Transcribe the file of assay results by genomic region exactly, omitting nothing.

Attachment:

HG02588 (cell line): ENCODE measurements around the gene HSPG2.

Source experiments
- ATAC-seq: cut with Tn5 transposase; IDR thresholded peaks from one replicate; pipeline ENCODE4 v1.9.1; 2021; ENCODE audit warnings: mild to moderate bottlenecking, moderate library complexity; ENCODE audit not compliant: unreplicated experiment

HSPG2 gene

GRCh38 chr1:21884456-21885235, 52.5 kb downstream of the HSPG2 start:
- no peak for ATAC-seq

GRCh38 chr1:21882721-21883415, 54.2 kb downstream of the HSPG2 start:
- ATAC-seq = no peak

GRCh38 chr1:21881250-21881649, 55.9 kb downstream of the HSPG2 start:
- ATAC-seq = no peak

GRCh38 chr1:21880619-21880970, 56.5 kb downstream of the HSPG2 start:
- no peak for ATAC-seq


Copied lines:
HG02588 (cell line): ENCODE measurements around the gene HSPG2.

Source experiments
- ATAC-seq: cut with Tn5 transposase; IDR thresholded peaks from one replicate; pipeline ENCODE4 v1.9.1; 2021; ENCODE audit warnings: mild to moderate bottlenecking, moderate library complexity; ENCODE audit not compliant: unreplicated experiment

HSPG2 gene

GRCh38 chr1:21884456-21885235, 52.5 kb downstream of the HSPG2 start:
- no peak for ATAC-seq

GRCh38 chr1:21882721-21883415, 54.2 kb downstream of the HSPG2 start:
- ATAC-seq = no peak

GRCh38 chr1:21881250-21881649, 55.9 kb downstream of the HSPG2 start:
- ATAC-seq = no peak

GRCh38 chr1:21880619-21880970, 56.5 kb downstream of the HSPG2 start:
- no peak for ATAC-seq